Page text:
Why Rising Fuel Prices Should Drive Optimization Efforts

We’re already seeing the effects of rising gas prices, making it tougher to navigate today’s biggest supply chain challenges.

Chungking Stock adobe com

Supply chains are increasingly expensive. From raw materials to transportation, the price of just about everything is going up. In March, the cost of crude oil spiked above $100 per barrel for the first time since 2014.

And we’re already seeing the effects, which make it tougher to navigate today’s biggest supply chain challenges. Barge operators are imposing emergency surcharges on each container to account for rising fuel prices. The Panama Canal Authority has proposed a fee on empty containers being returned to Asia to incentivize efficiency. In the U.S., the Ocean Shipping Reform Act just passed the House of Representatives, the next step in addressing shippers’ complaints about excessive detention and demurrage charges.

All of these are signs of an inflection point for you to re-evaluate your business plan and optimize your supply chains. There’s a lot of focus and resources put into the final mile of the supply chain so that customers have visibility, but we need more of an emphasis on the earlier stages. That’s where most of the complexity is, and where there are cost savings to be had.

Regionalizing production may simplify these stages to some extent, but doesn’t address the rising cost of fuel required for transportation. Organizations need to leverage what they have available to them. Instead of only utilizing half the space of a truck, it would be more efficient to co-load and fill the whole trailer to get the best use of that fuel. Every extra pallet of cargo or cubic foot on a container is potential savings.

Analyzing data is the key to finding these efficiencies and unlocking savings, but it’s not as simple as it might sound. Here’s how organizations can use the information they have to anticipate what’s coming and optimize their supply chain efforts.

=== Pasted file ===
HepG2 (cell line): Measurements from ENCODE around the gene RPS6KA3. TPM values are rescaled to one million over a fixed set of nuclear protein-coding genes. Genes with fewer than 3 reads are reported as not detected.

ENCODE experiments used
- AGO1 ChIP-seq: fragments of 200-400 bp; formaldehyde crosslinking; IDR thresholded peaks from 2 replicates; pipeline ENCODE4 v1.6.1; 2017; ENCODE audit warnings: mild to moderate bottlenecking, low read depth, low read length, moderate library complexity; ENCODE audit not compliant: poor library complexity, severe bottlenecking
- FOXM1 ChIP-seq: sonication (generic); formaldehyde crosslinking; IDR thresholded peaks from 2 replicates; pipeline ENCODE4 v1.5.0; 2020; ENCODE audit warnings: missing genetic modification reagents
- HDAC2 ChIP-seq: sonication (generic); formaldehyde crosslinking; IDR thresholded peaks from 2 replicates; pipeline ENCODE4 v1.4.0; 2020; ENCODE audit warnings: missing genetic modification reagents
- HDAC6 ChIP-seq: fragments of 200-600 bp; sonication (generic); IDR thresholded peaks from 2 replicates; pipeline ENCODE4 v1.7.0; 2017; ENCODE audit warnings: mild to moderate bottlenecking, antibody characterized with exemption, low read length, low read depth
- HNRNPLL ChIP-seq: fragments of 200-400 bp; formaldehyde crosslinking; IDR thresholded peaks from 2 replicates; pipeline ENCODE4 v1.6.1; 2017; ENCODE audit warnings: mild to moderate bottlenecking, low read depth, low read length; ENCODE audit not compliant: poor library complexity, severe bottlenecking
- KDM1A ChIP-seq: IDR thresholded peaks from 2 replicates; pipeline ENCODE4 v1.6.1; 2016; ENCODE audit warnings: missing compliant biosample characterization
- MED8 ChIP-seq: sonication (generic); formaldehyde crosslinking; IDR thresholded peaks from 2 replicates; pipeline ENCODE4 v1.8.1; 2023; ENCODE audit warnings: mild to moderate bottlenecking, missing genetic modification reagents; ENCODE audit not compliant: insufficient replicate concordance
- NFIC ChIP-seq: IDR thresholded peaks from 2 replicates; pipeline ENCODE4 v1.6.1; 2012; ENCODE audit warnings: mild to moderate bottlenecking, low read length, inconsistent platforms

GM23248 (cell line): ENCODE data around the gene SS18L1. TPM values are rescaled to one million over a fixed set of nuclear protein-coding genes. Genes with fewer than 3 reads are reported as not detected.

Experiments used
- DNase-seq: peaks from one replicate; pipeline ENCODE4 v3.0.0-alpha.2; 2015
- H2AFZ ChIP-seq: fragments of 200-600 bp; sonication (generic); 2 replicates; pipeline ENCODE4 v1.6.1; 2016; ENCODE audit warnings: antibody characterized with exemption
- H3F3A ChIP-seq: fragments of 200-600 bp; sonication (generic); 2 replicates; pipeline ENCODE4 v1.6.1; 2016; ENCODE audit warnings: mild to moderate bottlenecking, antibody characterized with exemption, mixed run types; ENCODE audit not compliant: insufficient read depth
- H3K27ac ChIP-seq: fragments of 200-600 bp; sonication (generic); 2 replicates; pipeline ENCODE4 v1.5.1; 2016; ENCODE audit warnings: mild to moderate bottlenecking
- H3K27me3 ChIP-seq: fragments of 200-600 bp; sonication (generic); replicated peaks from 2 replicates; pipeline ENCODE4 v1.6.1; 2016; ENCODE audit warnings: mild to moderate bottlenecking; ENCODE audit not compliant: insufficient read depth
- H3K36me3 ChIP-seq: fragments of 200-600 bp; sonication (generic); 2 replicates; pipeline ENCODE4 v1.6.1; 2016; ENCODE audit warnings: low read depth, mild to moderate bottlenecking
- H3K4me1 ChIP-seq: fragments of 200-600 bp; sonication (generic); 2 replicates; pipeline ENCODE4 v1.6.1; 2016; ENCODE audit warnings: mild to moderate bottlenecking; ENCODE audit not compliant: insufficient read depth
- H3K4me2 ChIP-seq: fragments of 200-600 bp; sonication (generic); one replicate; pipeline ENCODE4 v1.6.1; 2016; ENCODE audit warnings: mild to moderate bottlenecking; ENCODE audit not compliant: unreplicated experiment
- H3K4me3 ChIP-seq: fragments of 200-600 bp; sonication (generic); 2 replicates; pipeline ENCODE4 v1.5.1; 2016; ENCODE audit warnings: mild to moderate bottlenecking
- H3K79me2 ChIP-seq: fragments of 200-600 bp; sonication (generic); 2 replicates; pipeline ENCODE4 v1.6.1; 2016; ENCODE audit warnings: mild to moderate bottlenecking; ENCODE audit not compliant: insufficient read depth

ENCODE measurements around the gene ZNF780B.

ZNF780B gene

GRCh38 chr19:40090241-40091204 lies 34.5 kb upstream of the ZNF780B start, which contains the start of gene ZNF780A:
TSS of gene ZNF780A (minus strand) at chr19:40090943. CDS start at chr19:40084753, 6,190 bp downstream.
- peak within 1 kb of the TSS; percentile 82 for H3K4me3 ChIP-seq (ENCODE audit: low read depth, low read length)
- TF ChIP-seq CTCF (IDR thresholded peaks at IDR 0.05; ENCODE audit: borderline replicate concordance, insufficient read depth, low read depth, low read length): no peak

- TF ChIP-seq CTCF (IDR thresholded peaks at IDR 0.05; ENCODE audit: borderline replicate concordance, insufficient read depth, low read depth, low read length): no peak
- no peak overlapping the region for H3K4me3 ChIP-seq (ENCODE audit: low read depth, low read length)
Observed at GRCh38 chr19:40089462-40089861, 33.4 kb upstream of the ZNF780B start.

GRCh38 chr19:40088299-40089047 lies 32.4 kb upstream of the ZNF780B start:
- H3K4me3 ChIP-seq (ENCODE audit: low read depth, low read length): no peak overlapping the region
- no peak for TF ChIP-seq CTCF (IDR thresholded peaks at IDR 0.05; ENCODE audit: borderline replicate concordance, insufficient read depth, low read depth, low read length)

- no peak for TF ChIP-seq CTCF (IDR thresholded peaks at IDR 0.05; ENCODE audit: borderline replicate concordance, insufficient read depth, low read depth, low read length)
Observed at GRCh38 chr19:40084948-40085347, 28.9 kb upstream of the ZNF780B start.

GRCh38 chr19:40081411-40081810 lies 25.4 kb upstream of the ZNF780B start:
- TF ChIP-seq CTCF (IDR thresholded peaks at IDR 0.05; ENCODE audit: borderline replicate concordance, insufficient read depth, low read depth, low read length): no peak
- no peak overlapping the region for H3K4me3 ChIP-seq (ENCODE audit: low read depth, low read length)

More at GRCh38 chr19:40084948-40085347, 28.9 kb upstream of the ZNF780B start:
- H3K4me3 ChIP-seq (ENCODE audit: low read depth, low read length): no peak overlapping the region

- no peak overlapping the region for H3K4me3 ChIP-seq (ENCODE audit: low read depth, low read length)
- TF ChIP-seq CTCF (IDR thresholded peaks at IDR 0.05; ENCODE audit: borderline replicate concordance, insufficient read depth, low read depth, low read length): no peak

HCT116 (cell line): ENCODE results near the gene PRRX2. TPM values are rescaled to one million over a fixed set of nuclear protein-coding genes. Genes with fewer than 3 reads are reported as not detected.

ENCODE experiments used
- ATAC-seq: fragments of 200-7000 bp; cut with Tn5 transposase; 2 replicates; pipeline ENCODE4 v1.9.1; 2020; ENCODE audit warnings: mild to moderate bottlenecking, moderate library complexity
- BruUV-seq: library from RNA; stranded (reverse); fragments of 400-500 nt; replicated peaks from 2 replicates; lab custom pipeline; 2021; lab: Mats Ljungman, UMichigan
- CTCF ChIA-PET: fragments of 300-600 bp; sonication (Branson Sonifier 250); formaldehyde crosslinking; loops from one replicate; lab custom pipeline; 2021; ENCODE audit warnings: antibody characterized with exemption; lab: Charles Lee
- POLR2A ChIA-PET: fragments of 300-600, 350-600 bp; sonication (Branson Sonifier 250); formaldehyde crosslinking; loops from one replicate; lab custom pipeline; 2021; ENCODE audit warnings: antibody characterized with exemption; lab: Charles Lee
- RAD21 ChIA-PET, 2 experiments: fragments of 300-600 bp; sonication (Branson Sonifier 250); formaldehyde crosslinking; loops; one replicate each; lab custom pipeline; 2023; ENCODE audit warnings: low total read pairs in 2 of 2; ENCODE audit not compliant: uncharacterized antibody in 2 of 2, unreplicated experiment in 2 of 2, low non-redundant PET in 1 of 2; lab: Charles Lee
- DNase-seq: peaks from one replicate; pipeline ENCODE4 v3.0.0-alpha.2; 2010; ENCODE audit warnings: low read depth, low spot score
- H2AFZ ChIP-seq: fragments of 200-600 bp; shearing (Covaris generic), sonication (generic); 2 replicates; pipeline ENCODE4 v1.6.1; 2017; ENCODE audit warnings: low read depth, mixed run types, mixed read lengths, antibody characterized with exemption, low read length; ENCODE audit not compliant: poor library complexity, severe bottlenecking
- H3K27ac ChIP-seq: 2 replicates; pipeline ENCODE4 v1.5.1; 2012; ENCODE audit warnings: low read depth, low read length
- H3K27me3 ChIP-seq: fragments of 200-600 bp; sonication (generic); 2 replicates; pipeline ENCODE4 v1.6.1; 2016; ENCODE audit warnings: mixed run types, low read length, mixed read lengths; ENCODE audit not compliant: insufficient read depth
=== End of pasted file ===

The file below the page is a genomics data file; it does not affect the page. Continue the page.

Make sure you have the right data

Supply chain optimization is about having the most accurate data and knowing how to analyze it to create the most efficient processes. Getting that data can be a challenge—this is particularly an issue with ocean freight—but making different parties accountable for their parts can create a clearer data picture.

Often that picture is muddied because a clear division of tasks and movements has created silos. The team that’s responsible for port-to-port transportation is likely different from the team that moves between a port and distribution center, or the final mile.

The right data can inform a holistic view of the supply chain and logistics orchestration technology can determine the most efficient way to flow cargo.

Unfortunately, supply chains are rarely predictable. You may have to make many last-minute decisions after a lead time has evaporated, but data can help you more easily reach a conclusion.

If data tells you what’s coming and going, you can better determine what is critical and what can wait. It’s common for an organization to fly cargo out only to sit in a warehouse for months. Having data on your replenishment orders and sales can inform whether it’s truly critical to make that air freight request.